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Culture Forum

  1. Subscriber FMF
    Main Poster
    24 Apr '13 02:32 / 1 edit
    "[A]fter mulling over the most up-to-date census data, the country's Bureau of Statistics has come up with its own stereotype-busting definition of the so-called average Aussie."

    Suffice to say, we are not dealing with some ocker on the veranda of an outback watering hole, raising a schooner of ice-cold beer with one hand and swatting away flies with the other. Nor has the Australian Bureau of Statistics plucked a character from the teenage cast of an afternoon "soap", or some blonde Adonis from the surf at Bondi.

    No, the "average Australian" is evidently a 37-year-old woman, married with two children, who lives in a three-bedroom house in a suburb of one of Australia's capital cities. Its average Australian is a wholly different character from the imagined Australian.

    Any attempt to define a nation by one person is bound to be met by scepticism. But in a country where the prime minister, the governor-general and the richest person - the mining magnate, Gina Rinehart - are all women, the latest data confirms what demographers have long known: Australia is becoming a more female country.


    Another excerpt:

    The "average Australian" is still born in Australia, as were her parents. But in this polyglot nation, with such a rich multicultural flavour, that is likely to change soon. Over a quarter of Australians are already born overseas - 26% - and only 54% have parents who were both born within these shores.

    The changing face of the Australian cricket team illustrates some of the demographic shifts. Blonde and gelled, its captain and vice-captain on the recent tour of India, Michael Clarke and Shane Watson, look like they have stepped, bat aloft, from central casting.

    But the next generation of stars is starting to look more like modern Australia. Consider the promising all-rounder, Moises Henriques, who was born in Lisbon, Portugal, or Usman Khawaja, the talented - if underperforming - batsman, who hails from Islamabad.

    The notion that cricket, one of the few sports which arouses the same level of passion throughout the land, should be regarded as the average Australian sport is also being challenged. In terms of ethnicity, football - or soccer as it is known in Australia - has arguably become the country's most representative sport.

    The A-League can boast players from 56 ancestries. The Socceroos, the national team, is populated by players with names like Schwarzer, Aloisi, Ognenovski, Bresciano. Its star player, Tim Cahill, was born in Sydney of a Samoan mother and an English father of Irish descent. In a settler nation, it is the migrant game.


    Interesting article, the rest here http://www.bbc.co.uk/news/magazine-22213218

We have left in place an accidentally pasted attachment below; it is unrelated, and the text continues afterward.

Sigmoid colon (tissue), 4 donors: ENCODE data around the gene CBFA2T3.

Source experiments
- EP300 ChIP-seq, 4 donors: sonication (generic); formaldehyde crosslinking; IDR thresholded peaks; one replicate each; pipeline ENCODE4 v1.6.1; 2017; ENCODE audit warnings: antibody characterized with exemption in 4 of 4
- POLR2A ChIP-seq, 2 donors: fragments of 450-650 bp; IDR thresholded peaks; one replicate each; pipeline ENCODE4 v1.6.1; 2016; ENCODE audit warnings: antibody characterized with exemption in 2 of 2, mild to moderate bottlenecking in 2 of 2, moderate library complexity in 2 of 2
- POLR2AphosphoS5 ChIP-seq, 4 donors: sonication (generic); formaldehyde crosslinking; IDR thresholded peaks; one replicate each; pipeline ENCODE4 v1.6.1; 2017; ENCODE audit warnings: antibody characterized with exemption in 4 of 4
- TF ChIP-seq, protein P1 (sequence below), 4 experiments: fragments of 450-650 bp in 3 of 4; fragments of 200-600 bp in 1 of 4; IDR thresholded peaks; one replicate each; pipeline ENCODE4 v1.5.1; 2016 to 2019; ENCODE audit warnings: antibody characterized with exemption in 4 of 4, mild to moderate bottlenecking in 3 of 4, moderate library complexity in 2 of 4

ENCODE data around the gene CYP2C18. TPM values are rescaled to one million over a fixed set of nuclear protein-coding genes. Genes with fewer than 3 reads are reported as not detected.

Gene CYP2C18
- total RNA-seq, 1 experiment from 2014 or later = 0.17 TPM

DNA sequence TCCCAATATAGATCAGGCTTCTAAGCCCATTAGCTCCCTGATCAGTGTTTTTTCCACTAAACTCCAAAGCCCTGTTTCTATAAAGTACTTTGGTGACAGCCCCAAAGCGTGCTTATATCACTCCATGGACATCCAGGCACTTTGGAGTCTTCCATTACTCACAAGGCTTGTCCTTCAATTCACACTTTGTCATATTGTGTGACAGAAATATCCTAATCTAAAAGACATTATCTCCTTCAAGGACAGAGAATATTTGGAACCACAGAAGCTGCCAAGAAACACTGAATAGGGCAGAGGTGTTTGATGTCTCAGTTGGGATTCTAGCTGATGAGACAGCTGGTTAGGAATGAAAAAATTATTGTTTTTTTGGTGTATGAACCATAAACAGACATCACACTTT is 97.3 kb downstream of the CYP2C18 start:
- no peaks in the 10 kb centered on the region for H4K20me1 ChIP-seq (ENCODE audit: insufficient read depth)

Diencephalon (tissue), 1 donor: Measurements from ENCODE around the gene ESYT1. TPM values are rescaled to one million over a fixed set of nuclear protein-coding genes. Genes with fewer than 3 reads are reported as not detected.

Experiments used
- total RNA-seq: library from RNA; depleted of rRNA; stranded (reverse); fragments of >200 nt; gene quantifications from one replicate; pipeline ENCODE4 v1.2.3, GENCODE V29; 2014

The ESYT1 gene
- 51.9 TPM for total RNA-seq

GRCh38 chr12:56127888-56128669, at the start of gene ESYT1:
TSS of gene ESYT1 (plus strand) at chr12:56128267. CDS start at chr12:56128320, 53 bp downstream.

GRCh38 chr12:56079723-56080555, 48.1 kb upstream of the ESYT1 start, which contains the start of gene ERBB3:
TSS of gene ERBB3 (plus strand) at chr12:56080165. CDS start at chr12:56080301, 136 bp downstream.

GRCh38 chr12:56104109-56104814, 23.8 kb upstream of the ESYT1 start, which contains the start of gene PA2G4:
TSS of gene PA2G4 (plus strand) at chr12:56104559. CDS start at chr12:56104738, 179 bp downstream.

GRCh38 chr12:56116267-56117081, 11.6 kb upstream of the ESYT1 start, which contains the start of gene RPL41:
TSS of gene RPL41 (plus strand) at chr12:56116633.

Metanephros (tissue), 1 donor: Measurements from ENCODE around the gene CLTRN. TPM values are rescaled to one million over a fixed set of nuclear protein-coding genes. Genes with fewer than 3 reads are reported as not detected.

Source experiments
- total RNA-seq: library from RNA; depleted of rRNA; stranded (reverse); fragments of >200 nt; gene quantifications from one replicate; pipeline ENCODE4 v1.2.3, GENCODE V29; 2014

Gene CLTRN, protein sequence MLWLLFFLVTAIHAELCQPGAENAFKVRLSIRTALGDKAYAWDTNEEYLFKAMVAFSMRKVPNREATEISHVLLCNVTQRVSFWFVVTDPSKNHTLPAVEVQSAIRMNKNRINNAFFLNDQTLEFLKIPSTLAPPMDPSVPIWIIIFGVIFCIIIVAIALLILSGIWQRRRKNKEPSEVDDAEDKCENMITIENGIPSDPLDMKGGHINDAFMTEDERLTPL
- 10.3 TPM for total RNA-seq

What are the lingering stereotypes and "changing face" of where you live?
  2. Subscriber sonhouse
    Fast and Curious
    24 Apr '13 23:30
    Originally posted by FMF
    "[A]fter mulling over the most up-to-date census data, the country's Bureau of Statistics has come up with its own stereotype-busting definition of the so-called average Aussie."

    [quote]Suffice to say, we are not dealing with some ocker on the veranda of an outback watering hole, raising a schooner of ice-cold beer with one hand and swatting away flies with t ...[text shortened]... 213218

    What are the lingering stereotypes and "changing face" of where you live?
    What's an 'ocker'?
  3. Subscriber FMF
    Main Poster
    25 Apr '13 00:46
    Originally posted by sonhouse
    What's an 'ocker'?
    A speaker of Strine, often seen in a singlet with no strides and a stubbie in his hand.
  4. Subscriber sonhouse
    Fast and Curious
    25 Apr '13 09:04
    Originally posted by FMF
    A speaker of Strine, often seen in a singlet with no strides and a stubbie in his hand.
    Ah, that makes it totally clear๐Ÿ™‚
  5. Subscriber Kewpie
    since 1-Feb-07
    28 Apr '13 13:32 / 1 edit
    The "average Australian" is evidently a 37-year-old woman, married with two children, who lives in a three-bedroom house in a suburb of one of Australia's capital cities. Its average Australian is a wholly different character from the imagined Australian.

    This came from a description of an imaginary person who would be our 23rd millionth citizen, and is just a string of unconnected averages. More boys are born than girls, but in our cities the women outnumber the men; 37 is an average age of the entire population; more adults are married than single; the average number of children in a household is just under 2; the most popular apartment size has 2 bedrooms and the most popular new house has 4 bedrooms, they're not building 3-bedrooms much so it's an average again. More than 90% of us live in one of the capital cities.